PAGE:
This blog is a great tip for when you are out in a new city, it might be 1 o’clock in the afternoon for example, and you want to know where the sun will set. You might be disorientated because you are on new ground and looking up at sky will give you no help because the sun will be near its zenith and offer no clue as to which direction it will head.

I will begin with a science lesson ! haha. So, we should all know from school that the solar system is a flat disc right ?! well it is ! and this means that all the planets lie on a flat plane in space, a bit like cherries on a frisbee. So when you look up into the sky if you know the location of the flat plane where you will find the planets and indeed our sun you could correctly predict the location of the setting sun.

Here let me show you in image form, as it is often easier to remember… you can see how we are all go around the sun like that of a spinning bicycle wheel 🙂 The image is an artists impression of how comets approach our solar system and smash into celestial objects, but the yellow disc represents our solar system with the sun in the centre.

Luke Zeme Photography 149890main_BetaPictDiskbMac The Sun and Landscape Photography

 

So knowing this, I use an app on my iphone which uses the accelerometer inside it and uses a small amount of data to run, called Star Walk. It was about $5 from the app store when I got it, but is $2.99 now, and has been invaluable to me as I always scout out my locations during the day for which I will be shooting at sunset and the blue hour.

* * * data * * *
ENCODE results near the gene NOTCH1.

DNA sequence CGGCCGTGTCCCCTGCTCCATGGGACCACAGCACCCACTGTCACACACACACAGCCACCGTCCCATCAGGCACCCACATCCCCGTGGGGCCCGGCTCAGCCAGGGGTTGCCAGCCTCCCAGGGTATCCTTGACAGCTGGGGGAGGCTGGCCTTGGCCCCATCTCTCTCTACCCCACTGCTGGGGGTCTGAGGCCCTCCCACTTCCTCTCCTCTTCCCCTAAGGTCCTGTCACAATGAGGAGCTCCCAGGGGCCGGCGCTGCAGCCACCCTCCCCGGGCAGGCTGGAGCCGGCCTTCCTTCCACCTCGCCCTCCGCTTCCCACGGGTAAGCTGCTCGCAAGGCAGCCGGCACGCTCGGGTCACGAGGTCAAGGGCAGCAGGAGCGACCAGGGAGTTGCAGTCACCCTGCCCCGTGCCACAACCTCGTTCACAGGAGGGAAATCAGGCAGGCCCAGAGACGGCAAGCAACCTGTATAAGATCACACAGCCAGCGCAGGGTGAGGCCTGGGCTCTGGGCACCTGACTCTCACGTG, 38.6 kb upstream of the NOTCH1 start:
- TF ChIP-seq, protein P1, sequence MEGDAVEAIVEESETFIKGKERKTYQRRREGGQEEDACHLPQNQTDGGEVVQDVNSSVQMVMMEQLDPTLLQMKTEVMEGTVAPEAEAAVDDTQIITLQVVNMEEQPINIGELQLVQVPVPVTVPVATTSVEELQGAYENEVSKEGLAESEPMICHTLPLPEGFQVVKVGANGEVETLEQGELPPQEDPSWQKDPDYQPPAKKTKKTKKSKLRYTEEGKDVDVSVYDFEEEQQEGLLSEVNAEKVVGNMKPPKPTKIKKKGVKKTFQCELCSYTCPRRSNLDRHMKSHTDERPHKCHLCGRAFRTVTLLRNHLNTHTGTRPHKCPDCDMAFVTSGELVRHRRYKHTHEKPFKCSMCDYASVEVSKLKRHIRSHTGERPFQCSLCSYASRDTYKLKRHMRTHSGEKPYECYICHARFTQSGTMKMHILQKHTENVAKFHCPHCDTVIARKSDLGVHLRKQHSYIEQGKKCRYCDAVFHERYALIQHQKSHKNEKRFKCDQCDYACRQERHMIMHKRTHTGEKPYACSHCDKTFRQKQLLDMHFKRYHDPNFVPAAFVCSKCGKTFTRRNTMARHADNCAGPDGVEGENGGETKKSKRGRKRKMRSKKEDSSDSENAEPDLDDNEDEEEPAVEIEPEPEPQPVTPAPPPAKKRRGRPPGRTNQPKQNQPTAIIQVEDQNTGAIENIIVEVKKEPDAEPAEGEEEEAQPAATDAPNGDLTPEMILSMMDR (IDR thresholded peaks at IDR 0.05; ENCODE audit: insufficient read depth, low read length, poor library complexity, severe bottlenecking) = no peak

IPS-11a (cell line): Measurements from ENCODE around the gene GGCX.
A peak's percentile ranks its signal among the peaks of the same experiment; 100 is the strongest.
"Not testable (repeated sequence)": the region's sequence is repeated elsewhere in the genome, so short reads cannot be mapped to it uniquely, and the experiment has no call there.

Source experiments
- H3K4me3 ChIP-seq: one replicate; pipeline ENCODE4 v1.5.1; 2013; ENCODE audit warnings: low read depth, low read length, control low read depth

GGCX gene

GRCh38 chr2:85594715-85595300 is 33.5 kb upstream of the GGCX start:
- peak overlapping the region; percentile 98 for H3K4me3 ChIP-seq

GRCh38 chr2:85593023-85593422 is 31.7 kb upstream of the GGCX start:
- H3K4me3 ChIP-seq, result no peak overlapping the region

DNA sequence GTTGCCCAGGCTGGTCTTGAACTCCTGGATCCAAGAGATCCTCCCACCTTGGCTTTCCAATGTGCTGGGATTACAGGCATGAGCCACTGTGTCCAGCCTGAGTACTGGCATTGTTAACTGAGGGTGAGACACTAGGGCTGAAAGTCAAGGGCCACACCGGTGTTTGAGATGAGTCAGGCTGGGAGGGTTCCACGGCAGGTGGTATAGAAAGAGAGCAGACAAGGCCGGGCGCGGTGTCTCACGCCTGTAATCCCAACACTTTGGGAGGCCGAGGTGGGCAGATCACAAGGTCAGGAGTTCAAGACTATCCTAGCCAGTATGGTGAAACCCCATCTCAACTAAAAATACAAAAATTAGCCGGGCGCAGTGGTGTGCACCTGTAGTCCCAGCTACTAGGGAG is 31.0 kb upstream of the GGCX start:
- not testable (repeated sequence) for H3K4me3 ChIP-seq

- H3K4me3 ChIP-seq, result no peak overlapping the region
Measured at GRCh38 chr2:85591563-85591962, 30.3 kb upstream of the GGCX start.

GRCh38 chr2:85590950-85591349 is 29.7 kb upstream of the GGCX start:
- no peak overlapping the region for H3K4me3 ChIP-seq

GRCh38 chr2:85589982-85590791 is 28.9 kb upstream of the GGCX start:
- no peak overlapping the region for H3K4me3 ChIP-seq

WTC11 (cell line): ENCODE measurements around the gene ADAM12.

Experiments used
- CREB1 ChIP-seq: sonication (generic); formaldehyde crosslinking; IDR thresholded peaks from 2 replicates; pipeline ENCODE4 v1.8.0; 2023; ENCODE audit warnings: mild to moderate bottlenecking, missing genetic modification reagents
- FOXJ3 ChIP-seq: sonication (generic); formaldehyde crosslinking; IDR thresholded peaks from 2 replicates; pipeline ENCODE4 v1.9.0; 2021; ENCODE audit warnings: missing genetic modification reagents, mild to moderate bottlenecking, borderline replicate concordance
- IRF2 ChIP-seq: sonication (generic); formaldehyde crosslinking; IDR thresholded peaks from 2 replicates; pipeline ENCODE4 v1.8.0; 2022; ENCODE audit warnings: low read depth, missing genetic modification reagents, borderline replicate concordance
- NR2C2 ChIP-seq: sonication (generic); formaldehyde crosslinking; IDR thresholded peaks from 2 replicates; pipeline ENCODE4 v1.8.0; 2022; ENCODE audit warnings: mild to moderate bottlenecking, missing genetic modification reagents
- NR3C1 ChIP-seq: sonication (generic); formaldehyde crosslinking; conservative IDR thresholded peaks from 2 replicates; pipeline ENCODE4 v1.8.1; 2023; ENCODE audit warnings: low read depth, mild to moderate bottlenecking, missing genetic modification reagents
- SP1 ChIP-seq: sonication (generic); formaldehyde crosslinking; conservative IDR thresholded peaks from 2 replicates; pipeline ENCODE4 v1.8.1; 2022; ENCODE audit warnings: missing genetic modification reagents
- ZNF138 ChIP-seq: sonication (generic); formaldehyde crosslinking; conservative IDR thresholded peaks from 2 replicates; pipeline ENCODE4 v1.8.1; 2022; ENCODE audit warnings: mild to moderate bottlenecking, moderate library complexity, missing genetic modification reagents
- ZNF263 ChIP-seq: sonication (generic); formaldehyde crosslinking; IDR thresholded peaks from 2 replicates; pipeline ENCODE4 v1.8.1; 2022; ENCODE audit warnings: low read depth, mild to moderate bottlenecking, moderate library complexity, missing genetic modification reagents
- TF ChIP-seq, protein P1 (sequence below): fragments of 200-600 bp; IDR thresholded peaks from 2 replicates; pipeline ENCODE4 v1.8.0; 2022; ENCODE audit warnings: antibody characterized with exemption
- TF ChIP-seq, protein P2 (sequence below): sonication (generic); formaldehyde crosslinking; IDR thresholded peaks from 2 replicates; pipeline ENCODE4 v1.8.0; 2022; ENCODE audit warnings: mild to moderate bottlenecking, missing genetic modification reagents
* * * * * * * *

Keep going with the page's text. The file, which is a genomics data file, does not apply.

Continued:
Link to itunes where you can view or download the app (Australian link) for other locations simply search “your country” Star Walk in google

I try to find myself locations where I will be able to get the sun setting in the background behind the main focus of the image. What I also like to do, since I shoot ultra wide angle, is to bring along my camera and take scouting compositions and then later that afternoon I can choose what I think will be best out of the bunch which I might go through on my laptop.

Here are a few examples of Star Walk in action, and the dotted line in the image is the disc I have described to you above. So you simply hold the phone/tablet towards the sun, find the dotted line and follow it towards the horizon. Look behind the phone/tablet at the real scene to see how it fits in with how you are located and walk around trying to find a nice composition. You might look at bit strange doing this, like a crazy person perhaps, and I have certainly got some interesting looks when using it as people are always intrigued by what they don’t understand. Anyways, snap off a few scouting shots on your camera and either move on to the next location or go enjoy the city !

Luke Zeme Photography 149890main_BetaPictDiskbMac The Sun and Landscape Photography  Luke Zeme Photography Star-Walk-1 The Sun and Landscape Photography

 

Another example of sun, and the solar system (dotted line) later in the afternoon and the dark area is below the horizon where that part of the planet is in night… you can see how the planets are all along the dotted line and that is because of the flat plane our system is governed under.

Luke Zeme Photography 149890main_BetaPictDiskbMac The Sun and Landscape Photography  Luke Zeme Photography Star-Walk-1 The Sun and Landscape Photography  Luke Zeme Photography Star-Walk-21 The Sun and Landscape Photography

I do this because shooting HDR is often best done during sunset, sunrise and the blue hour. Even if you are shooting 1RAW file the light from the midday sun is too harsh and you will get much better results if you return to the location in the afternoon or next morning, so its great for all types of photography.

Hope this was helpful,

Thanks Luke.

 

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